Where the typical job hunter looks only for the best hours, pay, and benefits package, the entrepreneurial job hunter searches for the company that desperately needs her unique expertise because showcasing her ability to solve a specific problem will make her indispensable to her employer.
When you’re indispensable, your work is highly valued and compensation is negotiable.
The typical employee at any given company can be replaced any day by someone with the same qualifications, but the entrepreneurial employee cannot be replaced without great pain because he brings unique solutions to the company’s difficult problems.
The typical employee does not consider the company’s most difficult problems or how he’ll solve them. He thinks only about trading some of his time for some of the company’s money. He doesn’t think about the real value of the service he provides and how it’s tied to his compensation.
This is why the entrepreneurial employee not only has an easy time gettinghis dream job in the first place, but keeps it for the long-term.
If you want the benefits of becoming an entrepreneurial employee—higher pay, more meaningful work, greater respect—here’s what you need to do.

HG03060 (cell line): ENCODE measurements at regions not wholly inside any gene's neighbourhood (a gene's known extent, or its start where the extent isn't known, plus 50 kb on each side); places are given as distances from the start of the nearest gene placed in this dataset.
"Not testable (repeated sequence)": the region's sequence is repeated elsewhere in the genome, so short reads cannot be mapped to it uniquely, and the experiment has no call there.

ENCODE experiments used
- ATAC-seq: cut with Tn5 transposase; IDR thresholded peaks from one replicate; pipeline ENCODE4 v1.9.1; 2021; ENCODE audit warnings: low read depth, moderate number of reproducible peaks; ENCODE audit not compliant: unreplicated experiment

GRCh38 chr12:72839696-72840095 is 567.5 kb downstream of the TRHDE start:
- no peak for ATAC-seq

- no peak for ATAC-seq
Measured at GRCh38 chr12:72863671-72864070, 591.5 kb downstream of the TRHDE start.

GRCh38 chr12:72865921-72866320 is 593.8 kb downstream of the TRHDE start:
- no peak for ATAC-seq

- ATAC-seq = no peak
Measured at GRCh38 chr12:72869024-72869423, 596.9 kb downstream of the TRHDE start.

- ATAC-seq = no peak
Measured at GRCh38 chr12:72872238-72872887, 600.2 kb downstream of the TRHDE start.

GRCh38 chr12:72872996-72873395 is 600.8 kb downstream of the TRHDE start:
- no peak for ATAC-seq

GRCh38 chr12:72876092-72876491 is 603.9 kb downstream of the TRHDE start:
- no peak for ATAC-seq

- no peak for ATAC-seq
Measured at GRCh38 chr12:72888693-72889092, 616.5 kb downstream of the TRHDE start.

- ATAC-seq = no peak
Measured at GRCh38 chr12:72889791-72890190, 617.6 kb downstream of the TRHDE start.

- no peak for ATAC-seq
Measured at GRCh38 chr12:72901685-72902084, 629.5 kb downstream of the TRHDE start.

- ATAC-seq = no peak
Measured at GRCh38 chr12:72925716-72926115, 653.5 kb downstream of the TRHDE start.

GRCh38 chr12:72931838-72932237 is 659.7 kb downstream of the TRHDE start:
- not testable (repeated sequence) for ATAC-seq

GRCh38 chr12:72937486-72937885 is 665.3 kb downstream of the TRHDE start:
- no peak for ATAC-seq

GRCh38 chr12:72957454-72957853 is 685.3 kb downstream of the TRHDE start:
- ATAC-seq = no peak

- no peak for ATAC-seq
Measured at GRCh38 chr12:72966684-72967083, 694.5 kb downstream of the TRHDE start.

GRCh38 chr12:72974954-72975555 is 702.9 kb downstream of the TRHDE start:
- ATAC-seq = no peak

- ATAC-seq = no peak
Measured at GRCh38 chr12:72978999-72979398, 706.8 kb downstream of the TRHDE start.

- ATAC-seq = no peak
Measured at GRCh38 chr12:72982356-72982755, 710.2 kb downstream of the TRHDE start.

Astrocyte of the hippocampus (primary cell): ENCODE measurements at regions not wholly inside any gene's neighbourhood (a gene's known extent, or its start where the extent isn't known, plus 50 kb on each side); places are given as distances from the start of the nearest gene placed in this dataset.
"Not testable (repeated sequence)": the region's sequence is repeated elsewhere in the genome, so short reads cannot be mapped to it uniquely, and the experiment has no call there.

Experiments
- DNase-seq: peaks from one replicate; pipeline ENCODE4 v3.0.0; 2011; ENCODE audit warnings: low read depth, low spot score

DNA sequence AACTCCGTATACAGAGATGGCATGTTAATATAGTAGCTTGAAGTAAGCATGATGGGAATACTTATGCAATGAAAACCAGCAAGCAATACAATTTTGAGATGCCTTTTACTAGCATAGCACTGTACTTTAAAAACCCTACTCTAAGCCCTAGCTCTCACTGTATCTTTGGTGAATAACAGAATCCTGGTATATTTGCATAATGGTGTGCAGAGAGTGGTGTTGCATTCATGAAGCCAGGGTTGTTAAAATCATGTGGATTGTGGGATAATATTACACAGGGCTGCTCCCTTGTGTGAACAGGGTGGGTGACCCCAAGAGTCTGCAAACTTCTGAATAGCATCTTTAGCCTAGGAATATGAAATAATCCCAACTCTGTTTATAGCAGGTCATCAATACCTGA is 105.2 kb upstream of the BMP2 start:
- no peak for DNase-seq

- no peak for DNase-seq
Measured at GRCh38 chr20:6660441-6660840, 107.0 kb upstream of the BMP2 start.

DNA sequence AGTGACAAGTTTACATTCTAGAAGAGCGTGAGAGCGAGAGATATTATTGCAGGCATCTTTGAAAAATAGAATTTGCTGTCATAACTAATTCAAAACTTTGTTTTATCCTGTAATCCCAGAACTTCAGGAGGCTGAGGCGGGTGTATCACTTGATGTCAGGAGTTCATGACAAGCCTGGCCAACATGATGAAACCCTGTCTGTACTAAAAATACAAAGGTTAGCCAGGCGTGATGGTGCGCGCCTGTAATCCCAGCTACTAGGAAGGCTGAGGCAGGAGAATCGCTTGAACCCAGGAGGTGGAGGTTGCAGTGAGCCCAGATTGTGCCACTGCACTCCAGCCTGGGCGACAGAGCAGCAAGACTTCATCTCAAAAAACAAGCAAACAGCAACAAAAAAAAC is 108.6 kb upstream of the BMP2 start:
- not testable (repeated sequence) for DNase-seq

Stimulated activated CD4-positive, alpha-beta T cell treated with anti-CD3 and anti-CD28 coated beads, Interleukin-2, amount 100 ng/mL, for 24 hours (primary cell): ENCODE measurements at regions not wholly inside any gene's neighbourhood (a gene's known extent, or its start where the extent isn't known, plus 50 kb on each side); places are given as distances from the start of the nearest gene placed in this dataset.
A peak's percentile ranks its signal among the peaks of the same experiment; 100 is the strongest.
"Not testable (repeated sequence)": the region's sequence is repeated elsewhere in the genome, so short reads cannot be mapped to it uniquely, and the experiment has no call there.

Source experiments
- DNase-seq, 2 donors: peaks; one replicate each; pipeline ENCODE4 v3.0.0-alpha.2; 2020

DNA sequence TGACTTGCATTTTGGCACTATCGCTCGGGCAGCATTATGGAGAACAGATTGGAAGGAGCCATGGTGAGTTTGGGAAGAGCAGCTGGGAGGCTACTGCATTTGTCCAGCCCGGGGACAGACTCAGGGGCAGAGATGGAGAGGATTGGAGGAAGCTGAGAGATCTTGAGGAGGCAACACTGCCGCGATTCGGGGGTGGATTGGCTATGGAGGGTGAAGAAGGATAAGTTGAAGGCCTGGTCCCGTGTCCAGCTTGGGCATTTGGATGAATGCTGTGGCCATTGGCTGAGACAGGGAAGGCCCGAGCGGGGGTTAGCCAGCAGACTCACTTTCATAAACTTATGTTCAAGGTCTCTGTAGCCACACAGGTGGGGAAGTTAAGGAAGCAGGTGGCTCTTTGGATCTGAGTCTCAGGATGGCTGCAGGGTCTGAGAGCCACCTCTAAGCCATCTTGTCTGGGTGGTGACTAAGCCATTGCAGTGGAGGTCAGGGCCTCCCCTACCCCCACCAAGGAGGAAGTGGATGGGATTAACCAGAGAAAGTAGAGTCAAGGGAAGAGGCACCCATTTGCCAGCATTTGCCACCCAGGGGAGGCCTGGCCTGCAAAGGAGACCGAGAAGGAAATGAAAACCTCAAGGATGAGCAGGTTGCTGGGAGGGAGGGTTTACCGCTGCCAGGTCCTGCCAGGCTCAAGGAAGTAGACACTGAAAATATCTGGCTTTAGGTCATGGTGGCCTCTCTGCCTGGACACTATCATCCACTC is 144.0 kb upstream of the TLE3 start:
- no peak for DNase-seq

3 Keys To Job Hunting Like An Entrepreneur
When you start your job search, think about finding work the same way an entrepreneur would start a new business.
1. Identify the ideal customer. When an entrepreneur starts a business, she first has to ask herself, “What does the market need? And how can I offer it?”
Translated for the job hunt: As you start your job search, spend less time thinking about what you want to do (yes, this is still an important consideration), and more time thinking about what the companies you might work for desperately need. Your company, after all, is like your one and only customer. How will you provide them a valuable service they can’t get elsewhere?
2. Create a unique selling proposition. An entrepreneur will not succeed if she tries to start a business that runs the same way her competition does. She has to set her business apart from the rest by creating a unique way of delivering whatever she’s selling.
Translated for the job hunt: You must go beyond your qualifications and experience. If a job requires a master’s degree and a amount of experience, guess what? Everyone applying will have that. Meeting the qualifications is not enough.
What you must do is communicate how you’re uniquely qualified to solve the problem they struggle with better than everyone else. You can do this by spinning your life experience (in any job, industry, hobby, etc.) into a benefit to the company.